Responding to this morning’s earthquake, the Seattle Department of Transportation (SDOT) is inspecting the city’s elevated roadway structures for any possible damage. The department has already examined the Ballard, Fremont, University and Spokane Street bridges and has found no indications of damage from the earthquake. The inspections will continue with assessments of the Magnolia, Emerson Street and Jose Rizal bridges, the 15th Avenue NW Interchange and the Spokane Street Viaduct.
Given the small size of the earthquake, the department is carefully examining a key number of its bridges, viaducts and overpasses. If any earthquake damage is discovered, SDOT will then escalate its inspection to all citywide elevated roadway structures.
The Washington State Department of Transportation is responsible for inspecting the Alaskan Way Viaduct and is already at work on that important elevated structure.
ADDED 12:16 PM: SDOT has sent an update:
Inspections of elevated roadway structures across the city
by the Seattle Department of Transportation (SDOT) revealed no damage
from this morning’s earthquake. … In addition to visual inspections, SDOT performed test openings on the four movable bridges and found all systems operating correctly. This testing covered the Ballard, Fremont, University and Spokane Street bridges.
Friends and family are working to help raise money for a woman known to many who shop and do business in The Junction — Waunda from the Sports Junction (in the breezeway on the west side of California, south of Oregon). Lee Blanchette explains:
Waunda has been at the Sports Junction since the 80’s and is the epitome of West Seattle. She has done more things for more people than anyone you will ever know. On October 31st Waunda was diagnosed with TTP (thrombotic thrombocytopenic purpura): A rare life-threatening disease involving embolism and thrombosis (plugging) of the small blood vessels in the brain and has spent the last 2 ½ months at Swedish Hospital. She is finally home but has many months of rehabilitation ahead of her. We will be having a silent auction February 7th at the Rocksport from 7 to 9 pm, followed by live music throughout the evening. We are asking local businesses to donate to the auction to help with Waunda’s recovery. Please call the following numbers or contact her daughter Deanise at the Rocksport.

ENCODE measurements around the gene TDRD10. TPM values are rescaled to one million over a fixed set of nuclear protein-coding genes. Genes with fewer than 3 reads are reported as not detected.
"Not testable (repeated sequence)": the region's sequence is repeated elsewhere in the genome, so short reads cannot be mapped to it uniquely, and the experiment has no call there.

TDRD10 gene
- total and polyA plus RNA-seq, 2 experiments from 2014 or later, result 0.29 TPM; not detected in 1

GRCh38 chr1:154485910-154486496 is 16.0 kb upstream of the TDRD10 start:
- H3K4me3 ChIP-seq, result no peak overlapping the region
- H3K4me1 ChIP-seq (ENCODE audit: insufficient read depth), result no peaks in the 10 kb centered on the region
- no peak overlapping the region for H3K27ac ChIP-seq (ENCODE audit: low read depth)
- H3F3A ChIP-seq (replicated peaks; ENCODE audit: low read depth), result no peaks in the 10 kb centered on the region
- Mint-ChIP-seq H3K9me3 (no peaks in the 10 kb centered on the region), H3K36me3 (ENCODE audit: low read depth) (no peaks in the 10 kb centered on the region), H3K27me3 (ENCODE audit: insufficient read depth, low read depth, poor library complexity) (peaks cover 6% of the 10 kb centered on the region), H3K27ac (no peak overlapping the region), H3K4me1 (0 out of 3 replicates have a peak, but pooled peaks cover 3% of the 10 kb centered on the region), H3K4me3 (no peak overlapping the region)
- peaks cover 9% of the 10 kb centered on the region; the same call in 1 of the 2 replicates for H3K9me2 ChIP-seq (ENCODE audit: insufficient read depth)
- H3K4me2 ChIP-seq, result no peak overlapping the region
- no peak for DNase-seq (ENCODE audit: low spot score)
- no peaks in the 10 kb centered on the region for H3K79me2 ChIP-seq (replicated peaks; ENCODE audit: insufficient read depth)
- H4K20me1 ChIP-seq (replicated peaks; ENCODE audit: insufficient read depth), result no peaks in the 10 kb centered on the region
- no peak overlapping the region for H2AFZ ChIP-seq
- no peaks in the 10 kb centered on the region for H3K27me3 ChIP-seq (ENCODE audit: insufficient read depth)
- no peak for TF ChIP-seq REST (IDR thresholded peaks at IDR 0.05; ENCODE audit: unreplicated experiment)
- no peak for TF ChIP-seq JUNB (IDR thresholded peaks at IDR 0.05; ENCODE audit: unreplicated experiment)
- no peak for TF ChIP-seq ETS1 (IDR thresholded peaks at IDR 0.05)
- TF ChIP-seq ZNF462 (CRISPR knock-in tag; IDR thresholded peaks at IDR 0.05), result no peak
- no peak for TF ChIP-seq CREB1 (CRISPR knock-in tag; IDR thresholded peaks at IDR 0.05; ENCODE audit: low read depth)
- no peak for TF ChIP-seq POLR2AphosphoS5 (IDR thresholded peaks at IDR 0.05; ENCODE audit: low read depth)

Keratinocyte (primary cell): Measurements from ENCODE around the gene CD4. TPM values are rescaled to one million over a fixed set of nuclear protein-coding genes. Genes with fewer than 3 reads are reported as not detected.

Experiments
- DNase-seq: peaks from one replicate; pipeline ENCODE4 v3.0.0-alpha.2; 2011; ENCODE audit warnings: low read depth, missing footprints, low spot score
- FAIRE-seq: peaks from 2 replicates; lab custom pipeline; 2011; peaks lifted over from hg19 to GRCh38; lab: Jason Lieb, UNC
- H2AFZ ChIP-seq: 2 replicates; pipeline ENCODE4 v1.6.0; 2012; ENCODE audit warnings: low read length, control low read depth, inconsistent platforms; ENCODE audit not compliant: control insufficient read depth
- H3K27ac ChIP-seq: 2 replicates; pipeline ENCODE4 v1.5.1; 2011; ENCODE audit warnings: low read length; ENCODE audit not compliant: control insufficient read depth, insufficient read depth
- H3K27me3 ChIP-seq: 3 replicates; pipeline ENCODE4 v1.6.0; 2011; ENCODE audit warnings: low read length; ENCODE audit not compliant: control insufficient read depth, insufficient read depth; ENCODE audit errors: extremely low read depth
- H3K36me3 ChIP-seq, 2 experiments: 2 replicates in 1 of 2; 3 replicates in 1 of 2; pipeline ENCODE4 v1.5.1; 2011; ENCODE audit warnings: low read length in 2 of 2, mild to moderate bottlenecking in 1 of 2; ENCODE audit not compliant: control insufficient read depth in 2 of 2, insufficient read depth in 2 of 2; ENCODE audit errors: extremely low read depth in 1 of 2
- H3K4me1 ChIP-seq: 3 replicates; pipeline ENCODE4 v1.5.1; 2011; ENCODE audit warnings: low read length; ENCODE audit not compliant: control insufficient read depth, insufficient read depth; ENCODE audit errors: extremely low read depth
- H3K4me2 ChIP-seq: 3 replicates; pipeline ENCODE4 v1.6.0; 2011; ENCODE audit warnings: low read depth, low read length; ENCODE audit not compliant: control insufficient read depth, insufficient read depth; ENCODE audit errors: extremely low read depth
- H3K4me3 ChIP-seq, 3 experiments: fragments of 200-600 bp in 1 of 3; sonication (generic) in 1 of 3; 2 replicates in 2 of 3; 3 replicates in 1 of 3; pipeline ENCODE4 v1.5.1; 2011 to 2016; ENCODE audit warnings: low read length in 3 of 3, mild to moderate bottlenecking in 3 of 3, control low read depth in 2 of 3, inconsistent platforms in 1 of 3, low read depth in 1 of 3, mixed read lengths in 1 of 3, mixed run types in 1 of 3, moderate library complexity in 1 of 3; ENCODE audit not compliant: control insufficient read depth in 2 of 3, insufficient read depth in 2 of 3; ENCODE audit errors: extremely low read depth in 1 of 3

Tara 253 353-6622
Lee 206 898-6986
We have a few notes from people shaken up by the 4.5 quake this morning in Kitsap County; here’s its official page on the UW quake-tracking website. Dan Riley, in a 5th-floor apartment along Avalon, described it as: “Ripple ripple, Big Jolt, ripple ripple.” That area may have shook more than most: According to Talani from Stor-More (WSB sponsor), at least one TV station is roaming around here looking for quake stories; she posted on Facebook (where you’ll find us as WS Blog), “We just got interviewed by Channel 7 at the Alki Starbucks about the earthquake”; her original quake report was, “We rocked for a long time … lying in bed totally still and yet both moving and waking up…so wild! I know Luna Park is on pylinks, and it seems we rocked longer than others who just felt a boom.” LeeAnne Beres, near The Junction, felt it too: “Our whole house shook for 12-15 seconds and we had just enough time to figure out what was happening, look at each other and say “earthquake!” before it stopped. It was nothing like the rolling waves of the 2001 Nisqually quake, but definitely enough to make our 1915 house sway significantly. Lisa points out that the USGS is interested in reports from anyone who felt it; you can send yours in by going here and clicking the “Did you feel it? Tell us!” link. Since the last somewhat notable quake, the Pacific Northwest Seismic Network has upgraded its “recent earthquakes” page – here’s where to go (worth bookmarking) if you ever think you felt something but weren’t sure if it was a quake. ADDED 12:02 PM: Cool page of web-based seismographs that show the motion pattern – like this one that’s at Vashon HS.
New information from Dante Taylor, who’s managing the upcoming Junction parking review that may — or may not — lead to signs like the one at left. Our last update was January 13th, when Taylor appeared at the Junction Neighborhood Organization (JuNO) meeting and said the first phase would involve both informational mailers and walking tours. If you live in the area that’s being studied (Dakota to Brandon, 47th to 39th, plus the Triangle area) you should receive a mailer within the next week. As for the walking tours – Taylor would like to hear from you if you are interested in participating – it’ll involve scheduling a time to join a small group walking around the area and discussing the reality of the parking situation, good and bad, and whether any specific “tools” might be needed to improve the situation – e-mail him at JunctionParking@seattle.gov ASAP.
From Bil Hood at Seattle Lutheran High School:
Congratulations to Seattle Lutheran High School student Ashley Shaw! Ashley was featured in this month’s ESPN Rise Magazine for her achievements in this past soccer season. Ashley ranked #3 in the state for most goals scored and the SLHS Saints team took 3rd in state. Look for plenty more where that came from; Ashley is just a freshman and the team will be returning all but one starter next year.